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Monday, June 18, 2018

Google Tasks to Becomes a Core G Suite Service

In late April Google launched a new stand-alone app called Google Tasks. Last week Google announced that at the end of June Google Tasks will become a core service of G Suite. It will be on by default for all domains.

Google Tasks is kind of like Google Keep without a bookmarking function. At its most basic level Google Tasks lets you create lists of tasks that you need to do and check them off as you complete them. Dig a little deeper into the app and you will find that you can create multiple lists for different projects or goals. Within each list you can create tasks and sub-tasks. Google Calendar is integrated into the app to let you set due dates for each task and task list.

Get the Google Tasks Android app here and get the Google Tasks iOS app here.

Huge Flipgrid News! - All Features Now Free

Flipgrid has been acquired by Microsoft. That's good news for the founders of Flipgrid and great news for all of us who enjoy using Flipgrid. As of this morning all Flipgrid features are now free for all users! If you are a person who paid for a Flipgrid Pro account, you'll be getting a prorated refund of your subscription.


Some of the features of Flipgrid that are now available to all users include:
  • Unlimited grids!
  • More time limit options
    • Set a time limit between fifteen seconds and five minutes. 
  • Scheduled launch and freeze dates.
According to their statement Flipgrid will continue to work and Chromebooks, iPads, iPhones, Android phones and tablets, and in the web browser on your Windows or Mac computer.

If you haven't tried Flipgrid, take a look at my video to see what it's all about.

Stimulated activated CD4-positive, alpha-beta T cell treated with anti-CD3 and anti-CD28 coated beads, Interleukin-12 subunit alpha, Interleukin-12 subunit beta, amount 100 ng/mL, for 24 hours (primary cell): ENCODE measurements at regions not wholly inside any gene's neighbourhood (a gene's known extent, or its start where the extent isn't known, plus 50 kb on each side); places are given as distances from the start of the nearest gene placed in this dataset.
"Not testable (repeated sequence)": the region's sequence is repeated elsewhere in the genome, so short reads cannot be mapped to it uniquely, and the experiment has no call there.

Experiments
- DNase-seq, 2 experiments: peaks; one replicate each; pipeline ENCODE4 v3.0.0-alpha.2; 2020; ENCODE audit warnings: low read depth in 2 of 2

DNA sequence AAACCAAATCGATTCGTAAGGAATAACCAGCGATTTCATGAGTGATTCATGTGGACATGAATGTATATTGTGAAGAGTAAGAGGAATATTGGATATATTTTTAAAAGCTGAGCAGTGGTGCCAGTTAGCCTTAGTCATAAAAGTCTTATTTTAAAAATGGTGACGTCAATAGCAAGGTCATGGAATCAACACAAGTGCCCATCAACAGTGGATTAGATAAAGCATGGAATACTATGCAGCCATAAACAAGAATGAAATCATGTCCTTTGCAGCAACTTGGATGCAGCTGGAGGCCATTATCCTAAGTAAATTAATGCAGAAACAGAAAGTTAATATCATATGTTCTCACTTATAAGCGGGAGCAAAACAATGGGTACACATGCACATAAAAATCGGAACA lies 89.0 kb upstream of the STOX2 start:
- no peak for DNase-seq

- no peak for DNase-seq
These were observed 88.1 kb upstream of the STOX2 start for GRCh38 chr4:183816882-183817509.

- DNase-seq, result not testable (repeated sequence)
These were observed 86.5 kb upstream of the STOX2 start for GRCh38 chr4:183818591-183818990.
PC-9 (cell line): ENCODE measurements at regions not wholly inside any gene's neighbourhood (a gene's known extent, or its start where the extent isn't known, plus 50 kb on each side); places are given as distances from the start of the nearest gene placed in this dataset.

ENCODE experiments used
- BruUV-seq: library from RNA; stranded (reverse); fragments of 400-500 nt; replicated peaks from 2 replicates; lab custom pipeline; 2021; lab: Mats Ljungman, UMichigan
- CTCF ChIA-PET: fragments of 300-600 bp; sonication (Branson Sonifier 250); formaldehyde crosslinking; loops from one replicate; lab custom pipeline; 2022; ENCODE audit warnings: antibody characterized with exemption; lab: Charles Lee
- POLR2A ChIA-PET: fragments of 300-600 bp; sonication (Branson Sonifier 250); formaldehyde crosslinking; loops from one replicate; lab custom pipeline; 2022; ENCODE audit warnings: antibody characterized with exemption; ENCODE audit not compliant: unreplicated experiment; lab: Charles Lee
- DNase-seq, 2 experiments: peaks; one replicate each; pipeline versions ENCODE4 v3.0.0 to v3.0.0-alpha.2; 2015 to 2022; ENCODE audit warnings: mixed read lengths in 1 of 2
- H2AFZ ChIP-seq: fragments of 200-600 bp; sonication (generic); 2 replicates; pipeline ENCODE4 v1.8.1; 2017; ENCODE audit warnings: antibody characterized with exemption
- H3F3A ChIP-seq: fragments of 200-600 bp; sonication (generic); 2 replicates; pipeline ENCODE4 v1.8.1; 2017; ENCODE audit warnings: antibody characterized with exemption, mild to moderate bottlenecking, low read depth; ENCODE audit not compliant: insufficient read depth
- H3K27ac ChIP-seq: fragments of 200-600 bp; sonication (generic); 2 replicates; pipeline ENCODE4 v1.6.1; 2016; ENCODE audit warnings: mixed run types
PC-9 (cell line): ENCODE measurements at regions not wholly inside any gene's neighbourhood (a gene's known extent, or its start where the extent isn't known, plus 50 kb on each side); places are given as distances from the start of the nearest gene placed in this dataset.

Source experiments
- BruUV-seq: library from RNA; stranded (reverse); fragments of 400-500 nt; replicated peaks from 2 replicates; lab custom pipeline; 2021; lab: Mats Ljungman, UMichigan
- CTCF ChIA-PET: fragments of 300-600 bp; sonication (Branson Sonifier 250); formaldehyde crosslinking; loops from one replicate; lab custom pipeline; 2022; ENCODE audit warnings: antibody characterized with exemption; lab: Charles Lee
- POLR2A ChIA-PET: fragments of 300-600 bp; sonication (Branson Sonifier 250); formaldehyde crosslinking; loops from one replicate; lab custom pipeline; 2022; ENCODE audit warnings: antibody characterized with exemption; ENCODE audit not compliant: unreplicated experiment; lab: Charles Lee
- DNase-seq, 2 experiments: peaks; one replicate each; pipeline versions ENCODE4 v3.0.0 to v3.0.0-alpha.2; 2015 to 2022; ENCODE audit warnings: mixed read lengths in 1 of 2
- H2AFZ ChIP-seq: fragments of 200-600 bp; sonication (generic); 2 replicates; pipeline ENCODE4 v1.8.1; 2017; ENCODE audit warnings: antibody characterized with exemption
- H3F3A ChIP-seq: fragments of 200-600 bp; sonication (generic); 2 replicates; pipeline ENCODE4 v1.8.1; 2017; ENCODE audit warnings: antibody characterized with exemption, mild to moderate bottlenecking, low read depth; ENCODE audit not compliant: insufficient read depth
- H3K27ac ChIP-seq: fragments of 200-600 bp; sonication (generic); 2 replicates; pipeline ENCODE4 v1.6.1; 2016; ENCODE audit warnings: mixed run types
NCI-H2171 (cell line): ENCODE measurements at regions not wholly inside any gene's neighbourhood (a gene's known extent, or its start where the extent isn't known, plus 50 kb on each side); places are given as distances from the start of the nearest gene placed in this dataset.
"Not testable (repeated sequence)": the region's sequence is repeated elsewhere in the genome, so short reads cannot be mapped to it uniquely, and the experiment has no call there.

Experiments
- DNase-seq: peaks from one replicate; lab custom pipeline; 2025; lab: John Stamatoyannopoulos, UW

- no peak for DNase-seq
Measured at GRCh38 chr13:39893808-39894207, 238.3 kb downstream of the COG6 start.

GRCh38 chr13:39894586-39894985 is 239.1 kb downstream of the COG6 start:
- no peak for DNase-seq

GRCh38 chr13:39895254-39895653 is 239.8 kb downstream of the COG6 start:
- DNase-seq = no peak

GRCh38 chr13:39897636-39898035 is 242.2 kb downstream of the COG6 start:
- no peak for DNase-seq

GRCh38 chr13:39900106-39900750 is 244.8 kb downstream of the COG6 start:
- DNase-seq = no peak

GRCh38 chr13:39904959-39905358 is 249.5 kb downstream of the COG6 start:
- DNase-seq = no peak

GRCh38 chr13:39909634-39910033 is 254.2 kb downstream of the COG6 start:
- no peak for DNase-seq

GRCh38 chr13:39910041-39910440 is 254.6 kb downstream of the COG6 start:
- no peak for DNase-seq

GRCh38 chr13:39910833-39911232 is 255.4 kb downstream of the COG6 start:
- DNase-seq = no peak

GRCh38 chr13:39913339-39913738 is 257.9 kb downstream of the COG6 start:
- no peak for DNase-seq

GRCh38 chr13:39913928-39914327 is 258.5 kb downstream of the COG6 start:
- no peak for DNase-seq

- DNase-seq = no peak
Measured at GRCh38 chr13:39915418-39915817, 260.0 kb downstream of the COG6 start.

A Quick and Easy Way to Create Printable Mazes

Maze Generator is a free site that does exactly what it says on the tin, it generates mazes. To make a printable maze on Maze Generator just select the shape, size, and style you want your maze to have. The shape options are rectangle, triangle, circle, and hexagon. You can also choose the level of difficulty and starting point for your mazes. After you have made all of your size and style selections just hit the "generate" button to get a printable PDF.


Applications for Education
From time-to-time we all need a low-tech to no-tech activity for our students. You might need a no-tech activity for students to do after finishing a test. Completing a maze on paper is a decidedly no-tech activity for students. But making the maze on your computer for to replicate, modify, and print is low-tech activity. If you find yourself wanting to make a maze, take a look at Maze Generator.

Saturday, June 16, 2018

Games, Screencasting, and Ducks - The Week in Review

Good evening from Maine where we had a great day exploring the Maine Wildlife Park. My older daughter loved feeding the ducks! And we all enjoyed seeing the deer, moose, lynx and bears up close. It was a great way to relax after a long week on the road during which included seven workshops in South Carolina and one all-day workshop in Boston. Wherever you are this weekend, I hope that you get time to relax and unwind too.


These were the week's most popular posts:
1. An Easy Speech-to-Text Option for Word, OneNote, and PowerPoint
2. Educational Games for Elementary School Science Lessons
3. Camp GoNoodle - Four Weeks of Fun and Educational Summer Activities
4. Three Ways to Use Screencasting In Your Classroom
5. The Economics of Seinfeld - Lessons Based on Seinfeld Clips
6. Now You and Your Students Can Create Quizzes in Kahoot's Mobile App
7. Crayon - Super Simple Collaborative Whiteboard

Bring Me to Your School
I have three openings left in my summer schedule for on-site professional development workshops. I can provide professional development workshops on G Suite for Education, Teaching History With Technology, and many other topicsClick here to learn more or send an email to richardbyrne (at) freetech4teachers.com to book me today.

Book Me for Your Conference